Besides improving public speaking and speech in general, I another important thing Toastmaster provides is a setting to purposely get out of my comfort zone. I touched on this a little on my End Scatterbrain site. There is a lot of evidence to suggest that purposely stepping out of your comfort zone does a lot to improve other seemingly unrelated areas of personal development.

Mind, Body, and Spirit

I’m trying to document all of the areas that I’m zeroing on in my pursuit to think clearly and focused at all times. What I’m learning, and what I’m truly believing, is that the mind, body, and spirit work together in sync and influence areas like focus, concentration, memory and other areas like creativity, happiness, outlook, etc. Many overlap, but I tried below to put some of the tools, strategies, and theories into the 3 different buckets.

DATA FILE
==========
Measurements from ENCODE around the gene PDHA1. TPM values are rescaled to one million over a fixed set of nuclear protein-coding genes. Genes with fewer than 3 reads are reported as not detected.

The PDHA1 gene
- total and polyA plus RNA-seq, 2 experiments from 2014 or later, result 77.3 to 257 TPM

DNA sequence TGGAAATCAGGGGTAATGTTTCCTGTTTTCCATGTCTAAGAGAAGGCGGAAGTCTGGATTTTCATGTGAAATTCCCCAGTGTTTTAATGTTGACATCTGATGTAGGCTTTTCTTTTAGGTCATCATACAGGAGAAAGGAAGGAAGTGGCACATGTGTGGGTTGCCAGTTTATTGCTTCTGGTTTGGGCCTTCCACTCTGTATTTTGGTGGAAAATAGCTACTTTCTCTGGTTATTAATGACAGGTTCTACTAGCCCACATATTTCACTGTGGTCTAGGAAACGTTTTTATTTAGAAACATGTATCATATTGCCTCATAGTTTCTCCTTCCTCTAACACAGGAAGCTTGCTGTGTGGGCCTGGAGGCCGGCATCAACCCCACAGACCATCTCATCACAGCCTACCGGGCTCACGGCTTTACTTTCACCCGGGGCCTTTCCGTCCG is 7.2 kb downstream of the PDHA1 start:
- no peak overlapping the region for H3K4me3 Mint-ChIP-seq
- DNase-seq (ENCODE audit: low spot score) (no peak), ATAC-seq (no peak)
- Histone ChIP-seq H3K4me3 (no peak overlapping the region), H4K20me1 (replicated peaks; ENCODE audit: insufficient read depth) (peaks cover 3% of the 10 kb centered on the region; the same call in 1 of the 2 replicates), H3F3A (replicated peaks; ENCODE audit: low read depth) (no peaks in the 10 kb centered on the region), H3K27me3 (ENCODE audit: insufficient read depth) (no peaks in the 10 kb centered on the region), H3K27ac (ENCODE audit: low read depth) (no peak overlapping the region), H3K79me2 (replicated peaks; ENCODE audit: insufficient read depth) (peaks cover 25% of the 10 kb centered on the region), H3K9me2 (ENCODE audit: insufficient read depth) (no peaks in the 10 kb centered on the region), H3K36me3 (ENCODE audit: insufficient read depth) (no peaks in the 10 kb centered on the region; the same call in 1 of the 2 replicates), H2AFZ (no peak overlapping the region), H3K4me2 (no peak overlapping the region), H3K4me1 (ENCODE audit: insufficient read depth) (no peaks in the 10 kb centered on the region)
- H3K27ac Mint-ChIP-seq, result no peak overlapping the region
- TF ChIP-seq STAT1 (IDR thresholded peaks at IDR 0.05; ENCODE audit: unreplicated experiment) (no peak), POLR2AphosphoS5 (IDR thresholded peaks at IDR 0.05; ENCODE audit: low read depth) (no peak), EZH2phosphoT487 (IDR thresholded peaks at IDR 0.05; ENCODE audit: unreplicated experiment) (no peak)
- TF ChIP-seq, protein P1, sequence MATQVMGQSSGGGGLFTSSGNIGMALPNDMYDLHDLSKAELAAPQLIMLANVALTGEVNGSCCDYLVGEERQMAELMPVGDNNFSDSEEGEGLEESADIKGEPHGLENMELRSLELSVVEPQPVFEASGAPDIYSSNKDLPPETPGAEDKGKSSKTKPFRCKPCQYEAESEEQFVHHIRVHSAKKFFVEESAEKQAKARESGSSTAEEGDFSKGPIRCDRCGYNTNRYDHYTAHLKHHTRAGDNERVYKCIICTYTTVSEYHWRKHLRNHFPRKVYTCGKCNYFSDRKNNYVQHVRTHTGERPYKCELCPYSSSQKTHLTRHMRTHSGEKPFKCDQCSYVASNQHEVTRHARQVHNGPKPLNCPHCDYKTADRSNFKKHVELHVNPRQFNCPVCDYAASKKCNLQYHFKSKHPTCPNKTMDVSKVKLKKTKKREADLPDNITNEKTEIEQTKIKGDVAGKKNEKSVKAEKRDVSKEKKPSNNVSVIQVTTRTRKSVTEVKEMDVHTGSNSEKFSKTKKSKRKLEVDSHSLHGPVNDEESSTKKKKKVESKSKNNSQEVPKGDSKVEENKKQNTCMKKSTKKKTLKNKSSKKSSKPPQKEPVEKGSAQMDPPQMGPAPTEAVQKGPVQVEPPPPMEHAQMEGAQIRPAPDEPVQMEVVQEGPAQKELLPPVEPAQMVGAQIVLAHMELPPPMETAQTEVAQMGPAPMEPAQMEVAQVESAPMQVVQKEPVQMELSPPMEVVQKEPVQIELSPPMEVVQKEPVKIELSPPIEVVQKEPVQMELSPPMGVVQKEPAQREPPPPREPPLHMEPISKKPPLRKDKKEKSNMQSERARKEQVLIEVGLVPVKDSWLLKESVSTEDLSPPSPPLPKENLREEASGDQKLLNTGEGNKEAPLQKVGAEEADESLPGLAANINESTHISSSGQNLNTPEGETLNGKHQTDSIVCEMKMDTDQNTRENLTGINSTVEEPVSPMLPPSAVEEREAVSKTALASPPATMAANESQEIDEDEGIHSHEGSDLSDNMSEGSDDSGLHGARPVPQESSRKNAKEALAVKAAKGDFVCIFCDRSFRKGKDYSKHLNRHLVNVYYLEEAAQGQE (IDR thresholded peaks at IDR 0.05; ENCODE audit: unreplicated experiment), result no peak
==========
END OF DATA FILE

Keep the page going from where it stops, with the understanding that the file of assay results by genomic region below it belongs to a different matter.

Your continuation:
I’m not necessarily weak in all of these areas, but I do want to keep them in mind and not ignore any. And I will go through exercises even if I think I’m stronger in one area. Because maybe a “jumpstart” in an area of strength can boost an area of weakness.

While “spirit” scares some people off, I don’t think it necessarily means a religion or religious practice. The way I see it “spirit” revolves around a life with purpose.

In the spirit of visualizing the 3 as a cycle, there can be seemingly unrelated downstream consequences (positive and negative) to getting on or off track in one area. I’ll try to expand on each in later posts, but here are some:

Mind
Meditation – I haven’t started yet, but will start to spend 20 minutes a day in quiet meditation. Many of the sources I’ve found recommend meditation.
Mindfulness – Be conscious of your mood and state at all times. And ask yourself things like, what should (or shouldn’t) I be doing right now.